This is, of course, the real issue at hand. Rudeness.
posted by Skot at 10:50 AM on December 31, 2001


GED? How about we make sure they're actually U.S. citizens first?
posted by mr_crash_davis at 11:09 AM on December 31, 2001


This is America. You get what you pay for.
posted by Postroad at 11:29 AM on December 31, 2001


What's wrong with non-citizens? Non citizens can serve in the United States military, why not airport bag checking? They do all sorts of jobs that have everything to do with safeguarding the public.

Obviously some jobs aren't suitable for non-citizens, like Secretary of Defense, but I don't think this is one of them. Unless that's our fantastic way to get out of the expense of checking the background of people who work in airport security.

I'm offended by the anti-foreigner sentiment that's going around. I'd have been much happier if the military tribunal thing applied to citizens and non-citizens alike. Why not? Not all large-scale terrorism against America will be committed by foreigners.
posted by Wood at 12:00 PM on December 31, 2001


Why not? Because even the Bush Administration realizes that they can't directly assault the bill of rights like that - hence the more subtle tactics they've used. Kangaroo courts shouldn't be wished on anyone, even to make an otherwise correct point.
posted by adamsc at 12:07 PM on December 31, 2001


Maybe I should have said "in the country legally". Better phrasing? I don't care if the guy driving the luggage truck is a quote-unquote citizen, I care that he got into the country legally and is a documented worker.

If that's "anti-foreigner bias", so be it.
posted by mr_crash_davis at 12:07 PM on December 31, 2001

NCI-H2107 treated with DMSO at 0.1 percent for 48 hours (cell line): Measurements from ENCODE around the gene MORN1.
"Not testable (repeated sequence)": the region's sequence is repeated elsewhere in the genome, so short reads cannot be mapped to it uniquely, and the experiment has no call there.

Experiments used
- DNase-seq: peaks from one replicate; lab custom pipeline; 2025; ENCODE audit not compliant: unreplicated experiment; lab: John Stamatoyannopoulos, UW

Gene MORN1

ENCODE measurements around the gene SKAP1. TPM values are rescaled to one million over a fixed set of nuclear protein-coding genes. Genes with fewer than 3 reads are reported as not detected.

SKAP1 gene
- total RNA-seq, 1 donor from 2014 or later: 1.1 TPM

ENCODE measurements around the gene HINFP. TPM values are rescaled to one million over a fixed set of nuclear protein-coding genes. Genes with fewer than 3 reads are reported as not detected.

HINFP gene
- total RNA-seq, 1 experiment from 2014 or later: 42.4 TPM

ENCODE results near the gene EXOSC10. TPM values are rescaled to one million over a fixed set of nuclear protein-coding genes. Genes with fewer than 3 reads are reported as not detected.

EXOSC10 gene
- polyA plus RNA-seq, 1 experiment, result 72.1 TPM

for Wood: I have no problem with non-citizens working if they have documentation that they are here legally. But I am old fashioned enough not to want to have security guards at airports if they are non-English speaking folks in this country illegally and who have no resume or background material to let hiring dudes know a bit about them, felons or not.
posted by Postroad at 12:55 PM on December 31, 2001


I dunno, I have a problem with the idea that some high school dropout has the authority to make me submit to a strip search at the airport.
posted by ilsa at 1:06 PM on December 31, 2001


Mr. Davis

Doh, I actually forgot to ask if you meant "illegal alien" (or whatever). Not exactly different phrasing, totally different thing. I mean, my mother has been in the country legally for 25+ years and works for the state of CA. She's not a citizen, though. I think our immigration laws are bogus, but I'd be the first to admit that if your documentation is fraudulent you really shouldn't be in the security industry.

I don't think your second comment implies an "anti-foreigner bias". Don't be so defensive, though, you're the one who said "citizen".
posted by Wood at 1:43 PM on December 31, 2001


I find it strange that we have a problem being screened by someone of modest education, while the nation's President can't even pronounce the word 'subliminal.' I guess we do indeed "get what we pay [or vote] for," both in business and in politics.
posted by sunsolid at 1:48 PM on December 31, 2001


Sweet. Now all the laid-off dot-commers can get jobs.
posted by camworld at 2:22 PM on December 31, 2001